Next up on our journey was Free Ride, Pittsburgh’s premier DIY recycled bike collective. Located at 214 N. Lexington Street in the same space as Construction Junction in the lovely neighborhood of Point Breeze, Free Ride prides itself on being more than just a traditional repair shop. It is a “bicycle educational facility” which relies heavily on peer support and volunteers to maintain operations. Volunteer hours can be applied towards membership, used parts, classes, and other benefits. The folks at Free Ride won’t fix your bike for you, but they will provide you with the tools to become a knowledgeable and responsible bike rider and owner. During Adult Open Shop, you can fix your own bike, volunteer, donate, buy or Earn-A-Bike – one of their most popular programs in which participants create a contract requiring them to give back to Free Ride for an agreed upon value of the bike (usually $20 – $150, depending upon the quality of the bike). They must attend a basic bicycle maintenance class and then repair their chosen bicycle, using the free access to shop parts, tools and learning resources. The average participant earns their bike anywhere from 8 to 20 hours of volunteering. And not to fret! Before leaving the shop with a completed bicycle, it must pass a basic safety inspection by a qualified staff member. If you’re looking to improve your skills, give back to the bicycling community or are simply on a budget, Free Ride is the spot for you.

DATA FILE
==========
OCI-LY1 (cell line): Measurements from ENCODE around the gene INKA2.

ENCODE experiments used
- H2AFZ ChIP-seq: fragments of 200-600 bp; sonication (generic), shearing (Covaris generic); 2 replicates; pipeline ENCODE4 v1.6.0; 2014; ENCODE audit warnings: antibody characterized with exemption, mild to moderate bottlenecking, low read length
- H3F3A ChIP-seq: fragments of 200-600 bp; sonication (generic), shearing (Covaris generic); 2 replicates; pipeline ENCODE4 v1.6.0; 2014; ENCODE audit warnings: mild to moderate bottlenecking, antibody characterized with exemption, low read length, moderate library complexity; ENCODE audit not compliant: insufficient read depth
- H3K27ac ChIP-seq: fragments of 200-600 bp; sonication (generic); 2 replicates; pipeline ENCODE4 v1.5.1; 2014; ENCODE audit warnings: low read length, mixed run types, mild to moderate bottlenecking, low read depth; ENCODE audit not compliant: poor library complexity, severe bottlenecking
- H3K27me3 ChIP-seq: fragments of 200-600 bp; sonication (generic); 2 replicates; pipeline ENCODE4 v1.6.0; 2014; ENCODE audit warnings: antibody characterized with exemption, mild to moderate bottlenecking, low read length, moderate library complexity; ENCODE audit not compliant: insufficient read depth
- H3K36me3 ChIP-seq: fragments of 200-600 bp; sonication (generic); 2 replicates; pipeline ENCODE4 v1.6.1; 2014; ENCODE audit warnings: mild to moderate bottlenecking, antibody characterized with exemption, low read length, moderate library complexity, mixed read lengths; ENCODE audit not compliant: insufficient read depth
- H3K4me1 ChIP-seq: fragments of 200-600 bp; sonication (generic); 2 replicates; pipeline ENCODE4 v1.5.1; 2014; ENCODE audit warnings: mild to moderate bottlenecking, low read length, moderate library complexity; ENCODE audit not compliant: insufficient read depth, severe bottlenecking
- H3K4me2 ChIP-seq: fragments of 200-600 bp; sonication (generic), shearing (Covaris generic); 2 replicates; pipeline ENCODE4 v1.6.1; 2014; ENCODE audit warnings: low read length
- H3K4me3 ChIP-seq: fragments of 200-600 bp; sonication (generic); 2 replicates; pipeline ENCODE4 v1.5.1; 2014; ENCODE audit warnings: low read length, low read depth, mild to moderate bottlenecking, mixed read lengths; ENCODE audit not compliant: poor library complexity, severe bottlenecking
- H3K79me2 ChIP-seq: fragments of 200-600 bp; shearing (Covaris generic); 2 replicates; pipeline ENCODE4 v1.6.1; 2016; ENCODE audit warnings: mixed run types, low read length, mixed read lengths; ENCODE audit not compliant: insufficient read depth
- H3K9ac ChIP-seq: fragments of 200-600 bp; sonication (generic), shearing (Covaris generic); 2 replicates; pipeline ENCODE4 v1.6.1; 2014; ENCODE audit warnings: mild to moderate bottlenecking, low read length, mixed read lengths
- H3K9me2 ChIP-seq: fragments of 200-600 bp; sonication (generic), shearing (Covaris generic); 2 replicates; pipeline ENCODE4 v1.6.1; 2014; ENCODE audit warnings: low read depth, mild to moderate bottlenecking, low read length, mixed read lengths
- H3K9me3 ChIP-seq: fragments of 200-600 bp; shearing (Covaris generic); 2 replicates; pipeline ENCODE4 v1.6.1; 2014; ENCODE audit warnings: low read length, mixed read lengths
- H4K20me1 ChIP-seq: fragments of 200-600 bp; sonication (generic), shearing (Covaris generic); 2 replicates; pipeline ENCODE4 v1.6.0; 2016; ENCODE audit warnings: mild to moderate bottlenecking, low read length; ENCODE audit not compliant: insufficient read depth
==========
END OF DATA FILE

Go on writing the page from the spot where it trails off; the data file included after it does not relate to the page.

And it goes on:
Iron City Bikes, located at 331 South Bouquet Street in Oakland was our next destination. Appropriately named, Iron City Bikes has been serving the college community of Oakland for many years now. We were greeted by a friendly fella who insisted on wearing this t-shirt, an homage to the Iron City brand that has been quenching the thirst of Pittsburghers for countless decades. We’re fairly certain he cracked a cold one as soon as we departed, but not before he made sure to give us an awesome tee or two, which you can find here on their website. Their gear is truly one-of-a-kind and Pittsburgh-themed, an essential for any PGH biker no doubt. They’re also a proud sponsor of the best new racing team in the city. You can find out more info about the riders, their races and other deets here.